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The Merchant Adventurers of England (Translations and Reprints from the Original Sources of European History, 2nd)

The Merchant Adventurers of England (Translations and Reprints from the Original Sources of European History, 2nd)

ISBN: 9781616190613
Publisher: The Lawbook Exchange, Ltd.
Edition: Reprint
Publication Date: 2010-08-02
Number of pages: 300
Any used item that originally included an accessory such as an access code, one time use worksheet, cd or dvd, or other one time use accessories may not be guaranteed to be included or valid. By purchasing this item you acknowledge the above statement.
$36.94

Lingelbach, W.E. The Merchant Adventurers of England: Their Laws and Ordinances with Other Documents. Philadelphia: The Department of History of the University of Pennsylvania, [1902]. xxxix, 260 pp. Reprinted 2005 by The Lawbook Exchange, Ltd. ISBN-13: 978-1-58477-442-6. ISBN-10: 1-58477-442-8. Cloth. $80.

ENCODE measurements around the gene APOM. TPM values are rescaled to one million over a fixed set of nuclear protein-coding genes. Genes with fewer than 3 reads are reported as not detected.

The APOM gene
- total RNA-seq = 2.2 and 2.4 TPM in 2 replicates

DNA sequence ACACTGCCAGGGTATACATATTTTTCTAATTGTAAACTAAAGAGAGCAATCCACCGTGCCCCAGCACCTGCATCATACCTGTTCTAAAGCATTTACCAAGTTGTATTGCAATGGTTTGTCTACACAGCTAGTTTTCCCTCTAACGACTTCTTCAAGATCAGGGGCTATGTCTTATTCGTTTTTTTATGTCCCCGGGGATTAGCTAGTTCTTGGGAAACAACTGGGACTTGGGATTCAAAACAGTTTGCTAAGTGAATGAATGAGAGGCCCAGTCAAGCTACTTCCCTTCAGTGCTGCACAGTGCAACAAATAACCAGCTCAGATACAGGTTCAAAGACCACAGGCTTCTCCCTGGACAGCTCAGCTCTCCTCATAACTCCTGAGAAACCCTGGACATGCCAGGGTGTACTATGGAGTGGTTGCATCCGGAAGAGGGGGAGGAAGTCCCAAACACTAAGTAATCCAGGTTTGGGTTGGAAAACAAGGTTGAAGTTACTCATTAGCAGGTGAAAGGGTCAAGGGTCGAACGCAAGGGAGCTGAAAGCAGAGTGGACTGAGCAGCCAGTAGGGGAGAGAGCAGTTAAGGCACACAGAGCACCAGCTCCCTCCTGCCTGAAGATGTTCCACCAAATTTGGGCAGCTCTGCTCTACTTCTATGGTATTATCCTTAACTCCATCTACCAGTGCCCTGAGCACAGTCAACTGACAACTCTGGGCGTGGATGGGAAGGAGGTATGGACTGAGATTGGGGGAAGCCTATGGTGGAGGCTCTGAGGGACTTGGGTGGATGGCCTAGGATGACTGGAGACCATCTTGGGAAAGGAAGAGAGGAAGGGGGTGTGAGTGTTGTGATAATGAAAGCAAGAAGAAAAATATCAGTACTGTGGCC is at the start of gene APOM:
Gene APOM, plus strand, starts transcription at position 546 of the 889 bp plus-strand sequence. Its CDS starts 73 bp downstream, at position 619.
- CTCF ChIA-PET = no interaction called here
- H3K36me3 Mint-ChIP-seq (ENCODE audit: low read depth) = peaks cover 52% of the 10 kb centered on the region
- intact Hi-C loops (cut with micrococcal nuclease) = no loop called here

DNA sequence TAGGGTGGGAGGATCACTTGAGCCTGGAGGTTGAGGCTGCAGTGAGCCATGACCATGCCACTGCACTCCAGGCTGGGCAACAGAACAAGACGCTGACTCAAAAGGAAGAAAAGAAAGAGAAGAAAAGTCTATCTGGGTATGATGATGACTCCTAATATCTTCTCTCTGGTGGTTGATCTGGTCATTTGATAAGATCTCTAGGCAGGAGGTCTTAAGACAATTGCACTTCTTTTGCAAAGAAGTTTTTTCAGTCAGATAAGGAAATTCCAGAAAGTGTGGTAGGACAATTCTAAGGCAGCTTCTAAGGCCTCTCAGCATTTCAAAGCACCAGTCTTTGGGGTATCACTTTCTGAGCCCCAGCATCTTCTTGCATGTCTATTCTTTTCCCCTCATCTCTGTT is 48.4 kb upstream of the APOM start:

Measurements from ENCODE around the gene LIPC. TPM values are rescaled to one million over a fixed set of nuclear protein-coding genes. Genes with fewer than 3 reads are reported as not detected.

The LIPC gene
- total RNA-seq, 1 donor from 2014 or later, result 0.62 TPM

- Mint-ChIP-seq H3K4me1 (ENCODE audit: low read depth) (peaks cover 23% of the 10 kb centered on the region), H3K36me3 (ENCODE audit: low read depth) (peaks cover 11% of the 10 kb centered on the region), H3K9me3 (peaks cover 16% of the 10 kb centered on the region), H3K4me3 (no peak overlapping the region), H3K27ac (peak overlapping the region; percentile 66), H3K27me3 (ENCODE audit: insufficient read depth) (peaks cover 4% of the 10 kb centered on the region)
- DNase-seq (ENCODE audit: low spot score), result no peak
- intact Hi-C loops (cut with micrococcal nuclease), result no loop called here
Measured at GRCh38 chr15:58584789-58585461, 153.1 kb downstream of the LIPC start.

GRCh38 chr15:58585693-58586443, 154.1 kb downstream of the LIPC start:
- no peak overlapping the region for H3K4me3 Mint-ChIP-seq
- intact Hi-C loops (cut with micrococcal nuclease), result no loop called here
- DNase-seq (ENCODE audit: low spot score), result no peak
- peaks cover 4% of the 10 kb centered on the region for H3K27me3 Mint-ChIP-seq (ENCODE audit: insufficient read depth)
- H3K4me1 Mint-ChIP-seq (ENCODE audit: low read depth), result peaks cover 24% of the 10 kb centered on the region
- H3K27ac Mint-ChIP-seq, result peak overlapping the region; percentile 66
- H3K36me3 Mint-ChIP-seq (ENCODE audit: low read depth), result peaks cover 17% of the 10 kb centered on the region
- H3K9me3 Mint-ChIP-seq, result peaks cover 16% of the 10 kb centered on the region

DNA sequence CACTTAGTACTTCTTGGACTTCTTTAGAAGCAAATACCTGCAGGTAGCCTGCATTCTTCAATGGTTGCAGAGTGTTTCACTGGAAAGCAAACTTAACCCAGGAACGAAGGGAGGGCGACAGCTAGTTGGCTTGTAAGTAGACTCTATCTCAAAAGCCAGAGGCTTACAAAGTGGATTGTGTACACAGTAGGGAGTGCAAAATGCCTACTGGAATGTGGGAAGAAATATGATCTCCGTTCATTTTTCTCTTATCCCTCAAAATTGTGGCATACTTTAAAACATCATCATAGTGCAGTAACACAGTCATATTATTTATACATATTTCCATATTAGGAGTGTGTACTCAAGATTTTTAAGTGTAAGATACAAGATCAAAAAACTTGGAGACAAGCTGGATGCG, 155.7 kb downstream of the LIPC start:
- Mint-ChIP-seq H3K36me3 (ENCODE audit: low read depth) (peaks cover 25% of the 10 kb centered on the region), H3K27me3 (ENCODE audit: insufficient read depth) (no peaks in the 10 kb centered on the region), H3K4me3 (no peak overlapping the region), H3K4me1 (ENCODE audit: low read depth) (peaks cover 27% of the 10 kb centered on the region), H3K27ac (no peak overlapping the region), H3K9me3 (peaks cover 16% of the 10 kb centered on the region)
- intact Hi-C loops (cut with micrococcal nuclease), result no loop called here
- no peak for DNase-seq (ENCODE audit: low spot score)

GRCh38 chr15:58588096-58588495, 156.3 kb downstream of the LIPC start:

* With detailed notes and an extensive introduction. Chartered by the crown in 1474, the Merchant Adventurers was England's preeminent regulated international trading company until the early nineteenth century. It functioned as a guild, with members who were the only merchants entitled to export finished cloth from the growing English woolen industry, which gave them an unchallenged monopoly. It was the only company entitled to export cloth from England to other countries. The organization served as a social channel for its members, who built The Merchant Adventurers Hall at York in the North of England after the group was formed in 1357. This source book collects eighteen substantial documents written between 1407 and 1805, the most important years of the society's history. This group includes the Charter of 1407, extracts from the Charter of Edward IV (1462) and the Laws and Ordinances of 1608. Taken together, these records form one of the most detailed pictures of business organizations and methods during the later Tudor, the Stuart, and the early Hanoverian eras. With detailed notes and an extensive introduction. CONTENTS The Merchant Adventurers, A Brief History The Laws and Ordinances The Rise and State of the Fellowship The Statute of 1497 Extracts from Wheeler, A Treatise of Commerce Residence towns of the Adventurers The number of freemen Extract from "the Debate betweene the Heraides" The Charter of 1407 Extracts from the Charter of Edward IV, 1462 Extracts from the Charter of Elizabeth of 1464 List of the Foreign Grants and Privileges of the Fellowship Abstract of the Privileges of the Merchant Adventurers at Dort Extracts from the Court Register of the Company Ordinance of the Lords and Commons, 1643 Extract from the Act of 1688, "laying open "the trade of the Society Correspondence by Wm. Rycant, Resident at Hamburg Letter from the States General of Holland concerning those of the Society still left in the City of Dort, 1751 Letter from Lord Bute to Mr. Mathias, 1761, and the French note concerning the establishment of a French Company Correspondence of Thornton, 1805 By-law of 1688 (continued from pages 197) "The bulk of this volume is devoted to the "Laws, Customes and Ordinances of the ffellowshippe of Merchantes Adventurers of the Realm of England, etc.," a large folio volume of over 200 pages kept since 1852 among the additional manuscripts of the British Museum, and probably compiled between 1608 and 1611. In these pages we have the public and official side of one of the great mediaeval industries of England-the continental distribution of the woollen goods for which that kingdom was once so remarkable. Though the society may be said to have lived for six centuries, from the twelfth to the beginning of the nineteenth, its chief activity seems to have been from the fifteenth to the middle of the eighteenth, first in the North of France and in the Low Countries, and then at Hamburg. The extensive private records of the "Merchant Adventurers" have not yet been found but enough original material exists in this volume to throw much light on the beginnings of the continental commerce of England, especially in the period when the English were ceasing to export the raw wool and taking up at home the manufacture of cloth for the continental market. Thereby the prosperity of Florence and other cities of Northern Italy was affected in no small degree, and the balance of industrial daring and consequent wealth moved northward...

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